The way we wereBy Gilda Cordero-Fernando
Philippine Daily Inquirer
While I was foraging on the highest of my bookshelves, a Jurassic yearbook fell on my lap. In it we were Fourth Grade, all holding diplomas. There were several graduations then—primary or Fourth Grade, elementary or Sixth Grade, and Fourth Year High School.
St. Theresa’s College was a convent school for girls run by Belgian nuns, though the primary grades were coed. We had only about six or so boys per class, nurtured through kindergarten.
As far as we original alumnae were concerned, the only real Santa Teresa was the one located at 202 San Marcelino St., Malate. Not the low, democratic “branch” on D. Tuazon, Quezon City. STC used to be an ornate white structure that looked like an elegant wedding cake. The top floor was surrounded all over by ornate white precast railings. They had cutouts, like fat, exaggerated cross stitches.
The Adamson University to whom the wedding cake was sold used to be a small school across us, next to San Marcelino Church. Nothing remains as it was. I had not passed by that street for a long, long time. If you want to break your heart, visit a neighborhood you once knew as a child. I eagerly looked for our familiar old building which, for a while, remained intact and just had “Adamson” tacked on it. Gone now were the signature white balustrades. It was a new, modern facade. All that remained of the old structure was one miserable row of cross stitches, embedded gracelessly under the Adamson sign. They looked like false teeth.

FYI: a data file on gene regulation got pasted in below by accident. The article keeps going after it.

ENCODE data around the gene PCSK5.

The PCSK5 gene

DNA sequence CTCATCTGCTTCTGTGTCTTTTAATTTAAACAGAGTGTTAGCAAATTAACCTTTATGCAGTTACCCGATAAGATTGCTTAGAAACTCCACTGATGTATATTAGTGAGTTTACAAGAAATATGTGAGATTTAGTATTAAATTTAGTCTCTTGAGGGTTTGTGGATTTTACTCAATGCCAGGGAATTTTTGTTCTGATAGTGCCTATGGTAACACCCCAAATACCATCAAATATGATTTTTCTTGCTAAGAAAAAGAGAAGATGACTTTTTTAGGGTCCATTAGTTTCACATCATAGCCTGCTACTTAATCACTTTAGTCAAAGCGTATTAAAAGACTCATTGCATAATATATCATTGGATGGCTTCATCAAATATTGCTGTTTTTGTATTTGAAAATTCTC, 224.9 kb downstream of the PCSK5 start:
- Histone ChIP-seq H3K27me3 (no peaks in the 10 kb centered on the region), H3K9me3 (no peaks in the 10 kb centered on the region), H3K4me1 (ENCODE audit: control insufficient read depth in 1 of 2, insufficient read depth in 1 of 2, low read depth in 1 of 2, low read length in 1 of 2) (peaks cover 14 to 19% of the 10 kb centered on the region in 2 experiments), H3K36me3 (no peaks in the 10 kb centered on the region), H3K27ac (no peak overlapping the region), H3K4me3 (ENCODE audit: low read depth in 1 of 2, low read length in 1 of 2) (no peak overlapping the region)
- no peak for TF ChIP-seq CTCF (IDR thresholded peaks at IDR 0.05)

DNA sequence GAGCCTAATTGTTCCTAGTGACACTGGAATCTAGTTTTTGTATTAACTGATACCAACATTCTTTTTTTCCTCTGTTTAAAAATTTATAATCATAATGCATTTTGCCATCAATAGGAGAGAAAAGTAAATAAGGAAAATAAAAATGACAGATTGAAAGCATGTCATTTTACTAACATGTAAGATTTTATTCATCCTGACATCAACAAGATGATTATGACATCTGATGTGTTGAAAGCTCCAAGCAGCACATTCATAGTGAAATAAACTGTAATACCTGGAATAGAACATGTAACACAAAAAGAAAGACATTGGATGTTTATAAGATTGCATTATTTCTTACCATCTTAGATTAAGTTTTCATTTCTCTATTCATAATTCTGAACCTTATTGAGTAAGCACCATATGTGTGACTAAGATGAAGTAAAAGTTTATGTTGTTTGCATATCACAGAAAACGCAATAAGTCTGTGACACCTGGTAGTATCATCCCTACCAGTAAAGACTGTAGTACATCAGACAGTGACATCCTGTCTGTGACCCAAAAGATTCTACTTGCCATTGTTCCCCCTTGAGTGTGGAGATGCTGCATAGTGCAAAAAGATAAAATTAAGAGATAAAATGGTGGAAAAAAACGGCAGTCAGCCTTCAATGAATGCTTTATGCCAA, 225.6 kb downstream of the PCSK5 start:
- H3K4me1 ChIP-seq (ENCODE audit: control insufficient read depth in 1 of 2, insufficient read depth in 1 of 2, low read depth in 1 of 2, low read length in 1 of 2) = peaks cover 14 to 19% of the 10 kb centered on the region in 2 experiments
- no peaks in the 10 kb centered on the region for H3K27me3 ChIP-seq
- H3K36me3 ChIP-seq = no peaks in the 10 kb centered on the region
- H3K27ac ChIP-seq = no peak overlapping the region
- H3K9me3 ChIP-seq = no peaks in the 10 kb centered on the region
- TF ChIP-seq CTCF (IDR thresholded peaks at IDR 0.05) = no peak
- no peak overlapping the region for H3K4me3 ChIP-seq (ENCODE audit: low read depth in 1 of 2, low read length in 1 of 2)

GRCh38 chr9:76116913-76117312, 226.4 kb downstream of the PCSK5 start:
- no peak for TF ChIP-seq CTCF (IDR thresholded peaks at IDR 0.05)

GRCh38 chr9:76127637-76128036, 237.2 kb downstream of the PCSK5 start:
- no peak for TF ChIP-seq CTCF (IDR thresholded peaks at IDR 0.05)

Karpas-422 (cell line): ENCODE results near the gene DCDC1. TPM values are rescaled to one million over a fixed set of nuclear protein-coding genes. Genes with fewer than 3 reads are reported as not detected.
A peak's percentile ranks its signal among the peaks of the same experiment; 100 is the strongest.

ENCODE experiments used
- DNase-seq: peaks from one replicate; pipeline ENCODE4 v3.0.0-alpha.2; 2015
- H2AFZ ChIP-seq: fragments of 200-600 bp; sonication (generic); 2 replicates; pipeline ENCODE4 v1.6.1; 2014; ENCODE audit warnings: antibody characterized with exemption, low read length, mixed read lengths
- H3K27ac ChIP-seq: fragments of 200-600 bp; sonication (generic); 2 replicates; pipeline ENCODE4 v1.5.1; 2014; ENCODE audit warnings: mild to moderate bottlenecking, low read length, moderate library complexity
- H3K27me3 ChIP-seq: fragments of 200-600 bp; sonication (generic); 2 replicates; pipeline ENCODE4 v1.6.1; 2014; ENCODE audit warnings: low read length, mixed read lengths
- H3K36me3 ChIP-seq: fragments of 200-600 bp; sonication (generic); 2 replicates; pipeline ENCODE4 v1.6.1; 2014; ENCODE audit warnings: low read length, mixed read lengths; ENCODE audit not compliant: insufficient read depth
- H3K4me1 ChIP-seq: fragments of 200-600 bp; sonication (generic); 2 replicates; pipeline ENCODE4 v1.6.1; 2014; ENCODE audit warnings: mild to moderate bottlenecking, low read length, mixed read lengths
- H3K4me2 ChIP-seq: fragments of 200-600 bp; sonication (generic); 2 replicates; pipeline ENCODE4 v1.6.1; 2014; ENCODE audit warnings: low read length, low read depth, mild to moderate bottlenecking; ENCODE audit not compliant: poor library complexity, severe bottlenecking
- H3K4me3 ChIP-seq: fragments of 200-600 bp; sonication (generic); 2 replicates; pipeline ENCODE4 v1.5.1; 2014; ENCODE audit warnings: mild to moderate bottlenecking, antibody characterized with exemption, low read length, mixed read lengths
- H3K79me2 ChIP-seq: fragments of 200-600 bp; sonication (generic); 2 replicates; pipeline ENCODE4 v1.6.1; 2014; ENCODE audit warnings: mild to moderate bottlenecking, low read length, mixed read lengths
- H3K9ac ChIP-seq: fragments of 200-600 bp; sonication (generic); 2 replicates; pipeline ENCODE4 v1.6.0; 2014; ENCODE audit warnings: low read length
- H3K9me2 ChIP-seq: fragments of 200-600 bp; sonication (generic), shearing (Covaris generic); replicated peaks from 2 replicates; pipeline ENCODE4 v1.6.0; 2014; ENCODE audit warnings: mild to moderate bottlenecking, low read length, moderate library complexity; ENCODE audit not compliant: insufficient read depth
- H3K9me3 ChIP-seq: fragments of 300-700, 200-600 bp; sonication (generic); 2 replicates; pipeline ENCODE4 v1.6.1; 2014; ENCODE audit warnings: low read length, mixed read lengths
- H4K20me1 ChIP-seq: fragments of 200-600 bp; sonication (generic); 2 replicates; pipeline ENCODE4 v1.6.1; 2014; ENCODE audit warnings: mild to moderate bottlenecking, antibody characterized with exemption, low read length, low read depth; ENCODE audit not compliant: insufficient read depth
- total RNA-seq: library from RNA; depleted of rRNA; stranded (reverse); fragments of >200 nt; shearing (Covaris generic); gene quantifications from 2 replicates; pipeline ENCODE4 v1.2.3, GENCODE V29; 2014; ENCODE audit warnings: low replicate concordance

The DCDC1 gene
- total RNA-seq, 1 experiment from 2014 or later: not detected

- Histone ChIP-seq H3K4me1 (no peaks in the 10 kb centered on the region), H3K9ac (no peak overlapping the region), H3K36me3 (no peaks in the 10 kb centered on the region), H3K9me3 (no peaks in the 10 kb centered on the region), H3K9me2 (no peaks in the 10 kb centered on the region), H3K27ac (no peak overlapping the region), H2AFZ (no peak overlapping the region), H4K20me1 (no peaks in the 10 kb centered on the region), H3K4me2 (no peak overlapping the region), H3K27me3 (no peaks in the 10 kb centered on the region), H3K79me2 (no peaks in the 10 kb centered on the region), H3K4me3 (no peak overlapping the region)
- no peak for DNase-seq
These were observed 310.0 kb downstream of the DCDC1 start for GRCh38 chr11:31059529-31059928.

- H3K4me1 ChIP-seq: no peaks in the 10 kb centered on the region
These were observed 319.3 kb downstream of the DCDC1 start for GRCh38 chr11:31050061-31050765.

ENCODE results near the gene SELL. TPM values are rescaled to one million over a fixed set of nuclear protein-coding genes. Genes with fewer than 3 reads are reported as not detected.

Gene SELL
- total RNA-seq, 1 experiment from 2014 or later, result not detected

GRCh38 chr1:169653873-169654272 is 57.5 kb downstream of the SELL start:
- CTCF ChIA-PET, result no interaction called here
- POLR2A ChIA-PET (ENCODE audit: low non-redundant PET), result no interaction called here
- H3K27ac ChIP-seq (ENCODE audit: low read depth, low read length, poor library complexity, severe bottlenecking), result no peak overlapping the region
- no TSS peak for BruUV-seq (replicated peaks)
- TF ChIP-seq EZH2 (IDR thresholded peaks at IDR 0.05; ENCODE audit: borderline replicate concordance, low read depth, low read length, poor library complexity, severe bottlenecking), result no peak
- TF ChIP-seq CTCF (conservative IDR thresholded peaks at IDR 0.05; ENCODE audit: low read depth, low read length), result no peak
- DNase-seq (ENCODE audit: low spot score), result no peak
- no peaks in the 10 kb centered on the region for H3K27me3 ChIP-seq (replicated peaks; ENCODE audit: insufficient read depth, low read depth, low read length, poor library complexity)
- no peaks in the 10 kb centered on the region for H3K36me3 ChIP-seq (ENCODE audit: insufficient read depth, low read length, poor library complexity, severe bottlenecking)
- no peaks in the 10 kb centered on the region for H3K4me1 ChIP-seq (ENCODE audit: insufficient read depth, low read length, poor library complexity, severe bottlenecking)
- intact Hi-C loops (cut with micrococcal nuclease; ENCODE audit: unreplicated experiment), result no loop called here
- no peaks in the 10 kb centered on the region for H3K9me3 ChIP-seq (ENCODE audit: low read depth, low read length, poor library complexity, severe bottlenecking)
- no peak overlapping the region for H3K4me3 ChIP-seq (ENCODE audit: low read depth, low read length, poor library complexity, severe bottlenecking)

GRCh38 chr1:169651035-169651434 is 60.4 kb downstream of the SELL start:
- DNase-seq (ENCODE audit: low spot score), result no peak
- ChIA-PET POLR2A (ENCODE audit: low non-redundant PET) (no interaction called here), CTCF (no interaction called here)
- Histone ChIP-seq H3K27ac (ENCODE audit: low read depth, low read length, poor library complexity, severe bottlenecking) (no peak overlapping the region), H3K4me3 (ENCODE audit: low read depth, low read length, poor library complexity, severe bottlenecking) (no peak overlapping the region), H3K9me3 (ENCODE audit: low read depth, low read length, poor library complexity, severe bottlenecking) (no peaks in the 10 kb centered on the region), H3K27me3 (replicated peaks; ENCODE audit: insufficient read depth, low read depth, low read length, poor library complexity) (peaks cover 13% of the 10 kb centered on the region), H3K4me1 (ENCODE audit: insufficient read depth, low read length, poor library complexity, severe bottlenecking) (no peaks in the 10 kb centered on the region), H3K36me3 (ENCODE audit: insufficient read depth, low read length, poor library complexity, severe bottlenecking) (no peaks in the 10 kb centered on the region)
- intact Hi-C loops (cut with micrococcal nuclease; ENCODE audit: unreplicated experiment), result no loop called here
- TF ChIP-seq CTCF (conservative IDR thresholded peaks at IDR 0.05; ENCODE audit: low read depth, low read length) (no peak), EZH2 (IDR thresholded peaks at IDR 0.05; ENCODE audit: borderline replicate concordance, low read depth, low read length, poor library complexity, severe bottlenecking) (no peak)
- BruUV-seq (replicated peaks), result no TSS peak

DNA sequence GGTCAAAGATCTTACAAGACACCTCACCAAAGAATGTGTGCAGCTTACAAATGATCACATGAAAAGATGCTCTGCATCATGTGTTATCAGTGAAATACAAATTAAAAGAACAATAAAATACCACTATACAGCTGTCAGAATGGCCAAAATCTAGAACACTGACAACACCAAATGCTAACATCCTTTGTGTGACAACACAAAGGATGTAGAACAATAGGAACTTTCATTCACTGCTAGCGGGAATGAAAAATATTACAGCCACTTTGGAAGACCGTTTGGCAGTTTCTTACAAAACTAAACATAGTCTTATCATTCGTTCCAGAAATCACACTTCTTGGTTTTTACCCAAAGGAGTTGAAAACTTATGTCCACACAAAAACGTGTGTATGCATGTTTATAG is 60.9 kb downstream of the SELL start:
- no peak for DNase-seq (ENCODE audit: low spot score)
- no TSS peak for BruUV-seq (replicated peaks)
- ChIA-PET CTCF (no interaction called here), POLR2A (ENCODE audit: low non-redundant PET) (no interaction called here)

‘Lola’ and ‘lolo’ now
Of the faces I saw in our yearbook picture of Grade IV, I could identify most of the girls, and Renato Ira, who lives down our street, identified most of the boys. Here they are:
First row, left to right: Ramon Arevalo, Teresita Sandoval, Julieta Echaus, Rosita Alcalde, Caridad Cecilio, Hazel York, Gloria Ruiz Castro, Eloisa Valencia, Teresita Veloso, Lilia Carmona, Gilda Cordero, Teresita Reyes, Valentin Afable.
Second row: Felix Ira Jr., Angelina Licuanan, (?), Teresita de la Rama, Pilar Kamantigue, Teresita de Leon, Catalina Concepcion, Louisa O’ Toole, Consuelo Siy, Naty Mota, Amelia Garlitos, Teresita Garcia, (?), Robert Wilson.
Third row: Nicomedes Yatco, Norma Yenko, Georgette Israel, (?), Lourdes Sevilla, Lourdes Lopez, Teresita Luzurriaga, Abdona Israel, (?), (?), (?), and Antonio Lacsamana. In the picture, I couldn’t find Alex (Handy) Reyes and Aurelio Dizon, whom I thought were my classmates then, or weren’t they?
There’s something sentimental about old age. All of those classmates must now be more or less my age—82 to 85. They are lola and lolo, or crusty old bachelors and spinsters, widows and widowers, or nuns and priests. They may be healthy or infirm, and some of them may be dead.
St. Theresa’s, San Marcelino, had a big playground surrounded on three sides by classrooms. The corridors were polished cement on which you could skate to your heart’s content. Each of these three sides had two steps down to the playground. Kids were always sitting on those steps playing jackstones or Pick-up-Sticks or drawing.